Bailout triggers an earful of anger


  • Photo 1 of 2

    People rally in the financial district against the proposed government buyout of financial firms on Sept. 25, 2008, in New York City. In response to the global financial crisis, dozens of protesters, from a variety of activist groups, denounced the capitalist system, Wall Street and the Bush administration.

    - Spencer Platt/Getty Images

  • Photo 2 of 2

    People rally in the financial district against the proposed government bailout of financial firms on Sept. 25, 2008 in New York City. In response to the global financial crisis, dozens of protesters, from a variety of activist groups, denounced the capitalist system, Wall Street and the Bush administration.

    - Spencer Platt/Getty Images

People rally in the financial district against the proposed government bailout of financial firms on Sept. 25, 2008 in New York City. In response to the global financial crisis, dozens of protesters, from a variety of activist groups, denounced the capitalist system, Wall Street and the Bush administration.

TEXT OF STORY

KAI RYSSDAL: As you know, if you caught it up at the top of the broadcast, I'm in Cleveland today at WCPN. As you might also know, Cleveland's in the unfortunate position of having a whole lot of foreclosed properties in and around its city limits.

Northeast Ohio's been feeling the pressure of a sliding economy for a good couple of years now. So when people hear the government wants to spend $700 billion to rescue -- as they see it -- a bunch of big banks that made some bad decisions, they're angry. And when you get them on the phone the anger comes through loud and clear.

I sat in this morning on the local talk show here -- "The Sound of Ideas" it's called -- hosted by Dan Moulthrop.


DAN MOULTHROP: Gary's with us now from Lakewood . . . Hey, Gary.

GARY: Thanks for taking my call. You mentioned that there was a problem with the way they rolled this out, and I couldn't agree more. They rolled it out as The $700 Billion Bailout. There were never any other alternatives put on the table first, or even saying, "We really need to talk about this as a nation." We've been put in panic mode again. And we've been burnt in panic mode twice. We got burned after 9/11 with the Patriot Act being passed -- that basically shredded the Constitution; and we got burned in the lead-up up to the Iraq War with WMDs. I think they have a crisis of trust. We're in panic mode and we do not believe them.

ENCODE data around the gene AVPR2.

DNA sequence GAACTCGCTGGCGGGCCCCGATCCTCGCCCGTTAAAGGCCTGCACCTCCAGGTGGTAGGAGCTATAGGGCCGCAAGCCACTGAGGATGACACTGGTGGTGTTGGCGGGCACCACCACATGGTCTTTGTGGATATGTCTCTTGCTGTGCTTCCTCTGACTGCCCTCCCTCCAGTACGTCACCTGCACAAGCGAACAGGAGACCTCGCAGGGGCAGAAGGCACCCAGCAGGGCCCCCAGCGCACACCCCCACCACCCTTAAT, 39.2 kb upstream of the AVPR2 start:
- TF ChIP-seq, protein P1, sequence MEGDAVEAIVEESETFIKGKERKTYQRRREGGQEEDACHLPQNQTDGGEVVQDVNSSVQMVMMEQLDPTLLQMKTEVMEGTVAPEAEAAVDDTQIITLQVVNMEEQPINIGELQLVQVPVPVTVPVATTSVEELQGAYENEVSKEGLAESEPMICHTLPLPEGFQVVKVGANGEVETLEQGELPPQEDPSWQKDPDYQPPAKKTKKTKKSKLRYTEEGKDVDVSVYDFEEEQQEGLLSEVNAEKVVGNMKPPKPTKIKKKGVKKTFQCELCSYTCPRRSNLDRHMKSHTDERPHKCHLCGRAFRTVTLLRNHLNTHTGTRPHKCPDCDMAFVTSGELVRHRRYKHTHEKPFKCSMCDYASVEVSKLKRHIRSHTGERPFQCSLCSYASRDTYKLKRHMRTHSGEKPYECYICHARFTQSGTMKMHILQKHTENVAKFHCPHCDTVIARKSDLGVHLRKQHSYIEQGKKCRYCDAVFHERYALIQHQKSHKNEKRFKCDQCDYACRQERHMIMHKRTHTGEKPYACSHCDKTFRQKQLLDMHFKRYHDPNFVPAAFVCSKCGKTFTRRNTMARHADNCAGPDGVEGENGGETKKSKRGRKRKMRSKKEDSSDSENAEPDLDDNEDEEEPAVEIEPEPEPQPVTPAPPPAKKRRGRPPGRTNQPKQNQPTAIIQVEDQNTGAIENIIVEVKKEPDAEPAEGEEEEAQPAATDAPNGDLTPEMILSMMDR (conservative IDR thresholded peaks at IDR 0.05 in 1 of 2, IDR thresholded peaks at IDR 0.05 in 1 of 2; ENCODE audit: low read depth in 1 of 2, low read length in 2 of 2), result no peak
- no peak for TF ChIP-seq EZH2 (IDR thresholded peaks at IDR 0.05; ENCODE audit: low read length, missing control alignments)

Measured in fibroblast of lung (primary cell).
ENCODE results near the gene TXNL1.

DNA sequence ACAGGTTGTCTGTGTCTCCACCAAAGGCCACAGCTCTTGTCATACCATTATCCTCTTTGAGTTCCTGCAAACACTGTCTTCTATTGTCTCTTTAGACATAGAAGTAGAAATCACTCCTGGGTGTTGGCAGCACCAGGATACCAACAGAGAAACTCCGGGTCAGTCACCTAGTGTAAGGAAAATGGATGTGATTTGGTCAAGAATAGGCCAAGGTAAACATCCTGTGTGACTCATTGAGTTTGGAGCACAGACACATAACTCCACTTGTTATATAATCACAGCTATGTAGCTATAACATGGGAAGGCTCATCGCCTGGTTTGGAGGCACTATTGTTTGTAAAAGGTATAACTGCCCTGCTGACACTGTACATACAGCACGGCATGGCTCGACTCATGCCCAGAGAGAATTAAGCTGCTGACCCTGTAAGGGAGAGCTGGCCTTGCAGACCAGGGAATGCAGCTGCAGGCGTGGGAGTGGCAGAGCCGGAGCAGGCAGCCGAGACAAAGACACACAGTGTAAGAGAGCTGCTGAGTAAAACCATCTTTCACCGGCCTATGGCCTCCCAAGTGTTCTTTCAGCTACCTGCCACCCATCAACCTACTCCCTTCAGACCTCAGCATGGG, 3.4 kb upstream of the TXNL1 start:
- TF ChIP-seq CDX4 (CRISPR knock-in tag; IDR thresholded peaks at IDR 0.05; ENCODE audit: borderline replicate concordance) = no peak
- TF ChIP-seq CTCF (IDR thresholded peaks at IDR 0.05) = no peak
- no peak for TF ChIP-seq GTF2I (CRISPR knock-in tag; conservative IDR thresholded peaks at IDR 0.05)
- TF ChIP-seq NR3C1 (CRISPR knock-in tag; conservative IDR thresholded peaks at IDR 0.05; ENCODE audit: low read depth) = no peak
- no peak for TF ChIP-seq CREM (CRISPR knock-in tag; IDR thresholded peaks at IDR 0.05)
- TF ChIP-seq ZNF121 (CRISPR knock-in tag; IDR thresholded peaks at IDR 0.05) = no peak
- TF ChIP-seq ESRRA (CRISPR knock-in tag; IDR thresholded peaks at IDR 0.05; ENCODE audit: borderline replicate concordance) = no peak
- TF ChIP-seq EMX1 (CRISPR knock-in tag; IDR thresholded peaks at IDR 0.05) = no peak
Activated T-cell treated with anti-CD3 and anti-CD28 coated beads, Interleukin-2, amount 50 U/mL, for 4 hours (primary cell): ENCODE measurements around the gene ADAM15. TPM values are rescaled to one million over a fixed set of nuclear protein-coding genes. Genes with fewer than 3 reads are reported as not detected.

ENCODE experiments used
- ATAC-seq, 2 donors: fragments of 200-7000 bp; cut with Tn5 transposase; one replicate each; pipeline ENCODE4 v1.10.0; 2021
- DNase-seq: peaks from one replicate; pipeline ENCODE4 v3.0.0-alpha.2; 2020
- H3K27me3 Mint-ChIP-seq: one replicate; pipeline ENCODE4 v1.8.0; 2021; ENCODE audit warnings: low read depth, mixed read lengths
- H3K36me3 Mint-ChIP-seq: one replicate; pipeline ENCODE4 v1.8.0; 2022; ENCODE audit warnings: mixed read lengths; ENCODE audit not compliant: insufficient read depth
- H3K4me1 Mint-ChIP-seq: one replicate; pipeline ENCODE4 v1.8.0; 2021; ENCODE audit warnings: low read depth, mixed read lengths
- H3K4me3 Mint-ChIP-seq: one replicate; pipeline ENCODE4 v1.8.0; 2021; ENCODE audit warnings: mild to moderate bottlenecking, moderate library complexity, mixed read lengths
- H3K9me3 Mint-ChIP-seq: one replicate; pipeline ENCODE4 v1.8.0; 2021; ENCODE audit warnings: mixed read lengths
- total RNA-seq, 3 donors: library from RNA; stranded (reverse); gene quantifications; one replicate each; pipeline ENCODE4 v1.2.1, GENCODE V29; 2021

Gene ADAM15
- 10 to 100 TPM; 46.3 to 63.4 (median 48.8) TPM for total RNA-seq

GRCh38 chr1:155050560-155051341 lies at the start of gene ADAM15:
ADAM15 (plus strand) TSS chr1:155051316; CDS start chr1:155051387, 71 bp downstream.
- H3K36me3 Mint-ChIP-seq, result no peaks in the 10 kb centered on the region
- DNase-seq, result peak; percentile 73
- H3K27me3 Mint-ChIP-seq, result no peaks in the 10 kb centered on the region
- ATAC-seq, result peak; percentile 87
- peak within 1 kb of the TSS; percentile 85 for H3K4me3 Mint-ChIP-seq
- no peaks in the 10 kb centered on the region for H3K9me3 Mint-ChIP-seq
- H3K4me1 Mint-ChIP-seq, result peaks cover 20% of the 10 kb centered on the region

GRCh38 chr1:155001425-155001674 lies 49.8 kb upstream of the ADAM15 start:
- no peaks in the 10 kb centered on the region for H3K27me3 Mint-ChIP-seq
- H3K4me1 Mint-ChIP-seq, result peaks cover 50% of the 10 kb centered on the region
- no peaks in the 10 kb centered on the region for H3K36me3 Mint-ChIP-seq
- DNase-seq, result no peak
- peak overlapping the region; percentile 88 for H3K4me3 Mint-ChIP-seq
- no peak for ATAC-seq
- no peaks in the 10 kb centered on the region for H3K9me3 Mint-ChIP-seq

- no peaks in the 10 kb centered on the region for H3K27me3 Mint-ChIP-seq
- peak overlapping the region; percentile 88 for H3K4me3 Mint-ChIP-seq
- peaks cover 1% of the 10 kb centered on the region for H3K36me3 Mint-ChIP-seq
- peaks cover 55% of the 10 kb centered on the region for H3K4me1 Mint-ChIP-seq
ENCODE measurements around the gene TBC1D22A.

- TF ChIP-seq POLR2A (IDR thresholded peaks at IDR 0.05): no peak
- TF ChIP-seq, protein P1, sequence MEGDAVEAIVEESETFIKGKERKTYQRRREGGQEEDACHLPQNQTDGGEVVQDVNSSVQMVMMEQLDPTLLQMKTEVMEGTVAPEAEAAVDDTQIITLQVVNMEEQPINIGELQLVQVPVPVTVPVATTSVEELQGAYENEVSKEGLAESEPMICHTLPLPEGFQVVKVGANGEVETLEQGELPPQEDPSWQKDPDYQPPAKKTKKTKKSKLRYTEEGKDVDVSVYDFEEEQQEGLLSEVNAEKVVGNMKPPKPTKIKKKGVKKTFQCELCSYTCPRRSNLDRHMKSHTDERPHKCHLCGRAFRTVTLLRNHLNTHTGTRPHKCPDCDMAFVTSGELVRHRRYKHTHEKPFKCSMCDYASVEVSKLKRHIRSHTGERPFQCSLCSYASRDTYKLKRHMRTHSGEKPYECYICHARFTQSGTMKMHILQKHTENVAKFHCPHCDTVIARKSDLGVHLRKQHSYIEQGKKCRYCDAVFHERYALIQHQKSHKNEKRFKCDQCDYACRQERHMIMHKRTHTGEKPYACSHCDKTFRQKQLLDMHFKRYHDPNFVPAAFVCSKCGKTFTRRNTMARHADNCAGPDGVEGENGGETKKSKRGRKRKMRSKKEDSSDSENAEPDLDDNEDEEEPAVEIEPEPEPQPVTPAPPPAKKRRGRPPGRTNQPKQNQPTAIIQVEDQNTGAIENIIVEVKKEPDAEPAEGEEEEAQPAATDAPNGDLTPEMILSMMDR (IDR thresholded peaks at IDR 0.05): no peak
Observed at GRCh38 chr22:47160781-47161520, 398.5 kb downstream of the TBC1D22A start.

Trust, of course, is the problem here. The banks don't trust each other. And because they haven't really been told what's going on, people don't trust the government.

MOULTHROP: Joining us now from Eastlake . . . Alicia, good morning.

ALICIA: Yeah, I just, you know, I just hope that all these things are . . . whenever they come to a final determination, are explained to the American public.

RYSSDAL: And that's what I'm saying, right.

MOULTHROP: Exactly, Alicia.

ALICIA: I find this very frustrating. And then I think that some of these financial instruments that are being put out there are so complplicated that the average consumer doesn't even understand it and Wall Street giants don't even understand it. The impact of it, I think that somewhere down the line thing have got to be simplified so that everybody knows where we're at and we are all on the same page.

MOULTHROP: Alicia, thank you, very much.

Now to Elaine, from here in Cleveland.

ELAINE: Well, I have a pretty simple question for both of you. And this has to do with the definition of the so-called crisis. What I want to know is why this crisis is being called the crisis for the American people. The crisis for us all. Why are you, who are the political/economic commentators, talking about this in such a universal way, and not talking about it in terms of the very specific group of people who have made billions of dollars on this greedy and rapacious appetite having to do with the economy?

I'm going to tell you what I told Elaine this morning -- that there is a universality. That what happens at the highest levels of finance, among those big Wall Street banks we keep telling you about, that does affect your car loan and my credit and your neighbor's mortgage.

Because if they're not lending to each other because they don't know how much bad debt is on a borrower's books, then your auto finance company, and my credit card company, and the bank that holds your neighbor's mortgage, won't have enough cash to keep on lending. What the government's trying to do -- and there are a lot of other ideas out there, and a bailout may or it may not be the best plan -- but what it's trying to do is unload that bad debt to get the trust -- and, eventually, the money -- flowing again.

About the author

Kai Ryssdal is the host and senior editor of Marketplace, public radio’s program on business and the economy.

People rally in the financial district against the proposed government bailout of financial firms on Sept. 25, 2008 in New York City. In response to the global financial crisis, dozens of protesters, from a variety of activist groups, denounced the capitalist system, Wall Street and the Bush administration.

Comments

I agree to American Public Media's Terms and Conditions.
With Generous Support From...